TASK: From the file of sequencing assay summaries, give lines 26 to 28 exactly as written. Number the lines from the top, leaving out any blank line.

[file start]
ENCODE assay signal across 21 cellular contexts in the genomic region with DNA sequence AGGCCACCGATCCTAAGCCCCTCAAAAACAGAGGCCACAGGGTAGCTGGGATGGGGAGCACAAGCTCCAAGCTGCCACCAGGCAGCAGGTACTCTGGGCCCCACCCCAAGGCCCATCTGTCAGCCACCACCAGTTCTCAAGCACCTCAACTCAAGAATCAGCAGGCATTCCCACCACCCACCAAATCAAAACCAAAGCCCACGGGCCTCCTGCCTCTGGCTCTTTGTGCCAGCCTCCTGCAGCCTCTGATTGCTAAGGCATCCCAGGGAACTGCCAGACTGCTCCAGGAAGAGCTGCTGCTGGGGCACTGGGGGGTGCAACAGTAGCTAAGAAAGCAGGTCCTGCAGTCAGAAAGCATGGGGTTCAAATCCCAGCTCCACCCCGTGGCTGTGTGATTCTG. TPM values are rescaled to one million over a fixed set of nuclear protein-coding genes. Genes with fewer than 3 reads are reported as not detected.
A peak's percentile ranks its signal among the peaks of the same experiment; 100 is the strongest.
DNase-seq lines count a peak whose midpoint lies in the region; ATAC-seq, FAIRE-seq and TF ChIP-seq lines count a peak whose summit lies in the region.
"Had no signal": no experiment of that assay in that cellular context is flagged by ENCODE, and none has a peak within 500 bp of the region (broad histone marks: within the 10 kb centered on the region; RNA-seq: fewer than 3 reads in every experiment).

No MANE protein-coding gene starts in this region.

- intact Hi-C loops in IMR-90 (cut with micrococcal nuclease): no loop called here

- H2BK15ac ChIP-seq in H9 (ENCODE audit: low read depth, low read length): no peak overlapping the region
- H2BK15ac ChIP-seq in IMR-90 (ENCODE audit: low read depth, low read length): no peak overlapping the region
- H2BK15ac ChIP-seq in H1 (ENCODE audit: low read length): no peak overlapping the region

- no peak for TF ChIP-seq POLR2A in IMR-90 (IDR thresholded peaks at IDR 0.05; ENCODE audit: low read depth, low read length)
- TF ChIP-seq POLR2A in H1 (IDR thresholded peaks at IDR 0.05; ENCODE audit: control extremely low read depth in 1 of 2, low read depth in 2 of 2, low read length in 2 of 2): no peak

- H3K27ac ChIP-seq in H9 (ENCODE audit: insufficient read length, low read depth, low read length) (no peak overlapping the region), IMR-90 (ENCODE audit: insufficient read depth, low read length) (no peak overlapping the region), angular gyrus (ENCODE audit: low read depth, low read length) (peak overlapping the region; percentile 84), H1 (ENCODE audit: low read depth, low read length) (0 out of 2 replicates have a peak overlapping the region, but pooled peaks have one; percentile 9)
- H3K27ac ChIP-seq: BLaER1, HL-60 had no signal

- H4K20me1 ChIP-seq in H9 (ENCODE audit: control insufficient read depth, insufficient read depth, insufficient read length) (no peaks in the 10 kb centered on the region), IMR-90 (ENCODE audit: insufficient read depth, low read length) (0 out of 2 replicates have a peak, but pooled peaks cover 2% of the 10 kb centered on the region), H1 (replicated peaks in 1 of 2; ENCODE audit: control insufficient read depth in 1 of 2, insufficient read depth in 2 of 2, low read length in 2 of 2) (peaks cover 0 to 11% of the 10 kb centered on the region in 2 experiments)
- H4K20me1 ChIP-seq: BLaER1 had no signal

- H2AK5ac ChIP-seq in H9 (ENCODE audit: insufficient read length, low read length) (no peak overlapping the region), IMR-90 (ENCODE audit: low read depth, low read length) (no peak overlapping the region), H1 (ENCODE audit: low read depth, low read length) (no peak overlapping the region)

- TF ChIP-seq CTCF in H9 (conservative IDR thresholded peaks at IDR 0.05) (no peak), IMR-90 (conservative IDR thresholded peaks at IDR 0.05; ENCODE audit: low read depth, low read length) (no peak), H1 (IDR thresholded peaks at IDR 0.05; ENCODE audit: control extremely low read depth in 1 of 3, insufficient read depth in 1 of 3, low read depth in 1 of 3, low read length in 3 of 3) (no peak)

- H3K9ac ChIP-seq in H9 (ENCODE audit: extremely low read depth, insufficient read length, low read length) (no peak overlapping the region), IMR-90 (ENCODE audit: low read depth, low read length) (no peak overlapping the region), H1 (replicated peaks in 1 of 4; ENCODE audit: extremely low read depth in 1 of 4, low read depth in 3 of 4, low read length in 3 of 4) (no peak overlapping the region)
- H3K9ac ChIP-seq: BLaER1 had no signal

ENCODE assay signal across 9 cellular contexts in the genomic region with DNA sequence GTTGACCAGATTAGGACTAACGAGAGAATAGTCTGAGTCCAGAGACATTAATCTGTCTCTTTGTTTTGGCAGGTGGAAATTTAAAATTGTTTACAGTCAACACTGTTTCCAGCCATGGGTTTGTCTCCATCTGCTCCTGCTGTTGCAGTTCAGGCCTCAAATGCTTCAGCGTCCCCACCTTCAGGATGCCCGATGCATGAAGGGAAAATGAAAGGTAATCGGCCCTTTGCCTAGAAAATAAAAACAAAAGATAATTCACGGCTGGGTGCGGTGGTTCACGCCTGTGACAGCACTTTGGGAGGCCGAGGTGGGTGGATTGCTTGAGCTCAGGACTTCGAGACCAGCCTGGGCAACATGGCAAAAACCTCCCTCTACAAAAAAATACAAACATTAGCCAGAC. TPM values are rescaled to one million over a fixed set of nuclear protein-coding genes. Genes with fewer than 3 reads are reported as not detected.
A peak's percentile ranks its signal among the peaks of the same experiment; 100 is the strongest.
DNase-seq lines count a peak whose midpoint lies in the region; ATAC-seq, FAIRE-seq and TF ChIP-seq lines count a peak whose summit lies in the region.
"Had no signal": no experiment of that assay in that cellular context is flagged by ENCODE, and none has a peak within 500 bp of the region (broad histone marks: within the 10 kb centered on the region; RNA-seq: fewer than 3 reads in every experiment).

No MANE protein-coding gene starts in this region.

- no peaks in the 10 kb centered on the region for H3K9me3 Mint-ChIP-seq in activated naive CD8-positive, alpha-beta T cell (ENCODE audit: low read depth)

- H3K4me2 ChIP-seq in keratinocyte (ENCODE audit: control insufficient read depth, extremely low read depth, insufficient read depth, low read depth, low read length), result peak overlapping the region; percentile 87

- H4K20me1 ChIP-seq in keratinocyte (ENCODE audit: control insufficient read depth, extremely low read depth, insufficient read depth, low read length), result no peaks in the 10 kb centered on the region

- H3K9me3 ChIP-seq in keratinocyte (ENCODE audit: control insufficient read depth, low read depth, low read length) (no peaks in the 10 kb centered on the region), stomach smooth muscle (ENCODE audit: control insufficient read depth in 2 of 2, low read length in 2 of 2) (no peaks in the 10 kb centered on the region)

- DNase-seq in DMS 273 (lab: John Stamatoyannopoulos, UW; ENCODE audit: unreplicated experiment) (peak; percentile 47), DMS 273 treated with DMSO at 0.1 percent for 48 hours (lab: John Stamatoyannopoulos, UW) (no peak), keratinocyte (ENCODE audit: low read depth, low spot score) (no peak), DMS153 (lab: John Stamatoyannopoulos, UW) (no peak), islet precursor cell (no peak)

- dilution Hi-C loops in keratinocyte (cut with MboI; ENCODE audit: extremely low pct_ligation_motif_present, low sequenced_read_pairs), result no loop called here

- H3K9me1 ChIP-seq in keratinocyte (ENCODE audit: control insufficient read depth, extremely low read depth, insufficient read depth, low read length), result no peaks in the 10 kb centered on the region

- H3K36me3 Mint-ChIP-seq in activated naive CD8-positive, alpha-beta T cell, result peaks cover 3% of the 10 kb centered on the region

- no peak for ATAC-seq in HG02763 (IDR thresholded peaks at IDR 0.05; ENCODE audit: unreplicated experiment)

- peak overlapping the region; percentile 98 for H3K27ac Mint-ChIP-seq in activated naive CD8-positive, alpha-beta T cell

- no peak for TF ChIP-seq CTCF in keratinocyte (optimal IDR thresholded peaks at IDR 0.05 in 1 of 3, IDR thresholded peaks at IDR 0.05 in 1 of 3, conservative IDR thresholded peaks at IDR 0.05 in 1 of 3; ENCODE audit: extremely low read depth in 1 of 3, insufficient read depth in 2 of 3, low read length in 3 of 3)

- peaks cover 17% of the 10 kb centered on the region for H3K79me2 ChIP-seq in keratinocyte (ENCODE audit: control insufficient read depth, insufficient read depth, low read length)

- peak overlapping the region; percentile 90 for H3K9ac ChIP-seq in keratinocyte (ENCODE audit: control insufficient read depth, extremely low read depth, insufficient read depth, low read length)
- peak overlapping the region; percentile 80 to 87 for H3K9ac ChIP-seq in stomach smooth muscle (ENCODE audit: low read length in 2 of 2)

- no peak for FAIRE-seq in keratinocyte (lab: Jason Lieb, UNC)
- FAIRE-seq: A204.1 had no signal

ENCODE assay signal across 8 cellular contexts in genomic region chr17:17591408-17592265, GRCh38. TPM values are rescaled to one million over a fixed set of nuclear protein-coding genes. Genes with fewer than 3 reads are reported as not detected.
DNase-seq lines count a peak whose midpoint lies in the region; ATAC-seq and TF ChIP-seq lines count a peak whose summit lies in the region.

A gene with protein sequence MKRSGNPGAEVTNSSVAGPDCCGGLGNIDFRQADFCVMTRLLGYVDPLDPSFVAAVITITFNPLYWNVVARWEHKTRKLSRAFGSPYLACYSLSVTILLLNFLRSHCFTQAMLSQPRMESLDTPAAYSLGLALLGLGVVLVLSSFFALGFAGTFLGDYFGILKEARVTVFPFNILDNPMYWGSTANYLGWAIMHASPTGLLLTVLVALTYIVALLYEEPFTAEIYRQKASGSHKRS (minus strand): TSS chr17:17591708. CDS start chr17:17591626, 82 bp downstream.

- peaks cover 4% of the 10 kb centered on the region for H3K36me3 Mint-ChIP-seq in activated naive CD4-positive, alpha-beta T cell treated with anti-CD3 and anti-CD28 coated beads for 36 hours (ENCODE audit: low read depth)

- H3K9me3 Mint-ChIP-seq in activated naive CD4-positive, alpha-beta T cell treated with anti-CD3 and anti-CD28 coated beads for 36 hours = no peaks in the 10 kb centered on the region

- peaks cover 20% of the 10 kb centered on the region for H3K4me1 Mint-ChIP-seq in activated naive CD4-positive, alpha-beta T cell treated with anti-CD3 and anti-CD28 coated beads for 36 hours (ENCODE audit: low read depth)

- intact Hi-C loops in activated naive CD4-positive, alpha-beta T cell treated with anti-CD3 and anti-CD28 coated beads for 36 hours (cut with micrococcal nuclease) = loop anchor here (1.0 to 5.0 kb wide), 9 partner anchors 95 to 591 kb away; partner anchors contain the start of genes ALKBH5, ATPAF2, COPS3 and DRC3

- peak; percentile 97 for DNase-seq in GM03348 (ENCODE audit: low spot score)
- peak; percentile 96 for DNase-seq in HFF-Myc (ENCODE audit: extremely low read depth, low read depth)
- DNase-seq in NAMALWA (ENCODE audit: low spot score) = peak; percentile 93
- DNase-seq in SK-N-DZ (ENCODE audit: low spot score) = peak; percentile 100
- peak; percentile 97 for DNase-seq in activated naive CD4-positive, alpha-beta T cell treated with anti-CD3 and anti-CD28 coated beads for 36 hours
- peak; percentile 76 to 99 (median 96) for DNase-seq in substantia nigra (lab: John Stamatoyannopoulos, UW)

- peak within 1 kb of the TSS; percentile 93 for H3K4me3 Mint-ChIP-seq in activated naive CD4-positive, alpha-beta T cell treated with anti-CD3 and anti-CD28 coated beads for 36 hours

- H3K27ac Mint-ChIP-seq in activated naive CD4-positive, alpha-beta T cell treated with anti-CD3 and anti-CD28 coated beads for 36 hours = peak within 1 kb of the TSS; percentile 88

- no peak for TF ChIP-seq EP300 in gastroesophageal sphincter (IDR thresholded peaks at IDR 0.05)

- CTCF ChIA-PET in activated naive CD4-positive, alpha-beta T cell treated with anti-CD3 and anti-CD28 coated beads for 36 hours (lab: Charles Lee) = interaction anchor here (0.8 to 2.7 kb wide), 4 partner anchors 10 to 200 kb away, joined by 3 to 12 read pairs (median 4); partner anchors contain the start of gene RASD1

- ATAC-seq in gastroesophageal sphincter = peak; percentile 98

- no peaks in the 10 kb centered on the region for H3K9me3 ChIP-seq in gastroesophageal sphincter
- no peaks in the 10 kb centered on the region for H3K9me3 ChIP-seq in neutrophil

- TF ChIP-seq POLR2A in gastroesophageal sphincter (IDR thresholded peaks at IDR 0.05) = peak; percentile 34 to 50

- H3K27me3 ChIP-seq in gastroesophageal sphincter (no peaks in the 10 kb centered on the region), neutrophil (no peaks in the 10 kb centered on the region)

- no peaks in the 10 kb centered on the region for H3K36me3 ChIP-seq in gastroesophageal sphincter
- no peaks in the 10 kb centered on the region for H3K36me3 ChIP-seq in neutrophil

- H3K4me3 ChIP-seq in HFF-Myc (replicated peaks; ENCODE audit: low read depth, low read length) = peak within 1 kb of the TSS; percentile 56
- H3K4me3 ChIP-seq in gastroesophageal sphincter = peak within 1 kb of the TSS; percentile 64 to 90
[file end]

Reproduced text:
- H3K4me2 ChIP-seq in keratinocyte (ENCODE audit: control insufficient read depth, extremely low read depth, insufficient read depth, low read depth, low read length), result peak overlapping the region; percentile 87

- H4K20me1 ChIP-seq in keratinocyte (ENCODE audit: control insufficient read depth, extremely low read depth, insufficient read depth, low read length), result no peaks in the 10 kb centered on the region

- H3K9me3 ChIP-seq in keratinocyte (ENCODE audit: control insufficient read depth, low read depth, low read length) (no peaks in the 10 kb centered on the region), stomach smooth muscle (ENCODE audit: control insufficient read depth in 2 of 2, low read length in 2 of 2) (no peaks in the 10 kb centered on the region)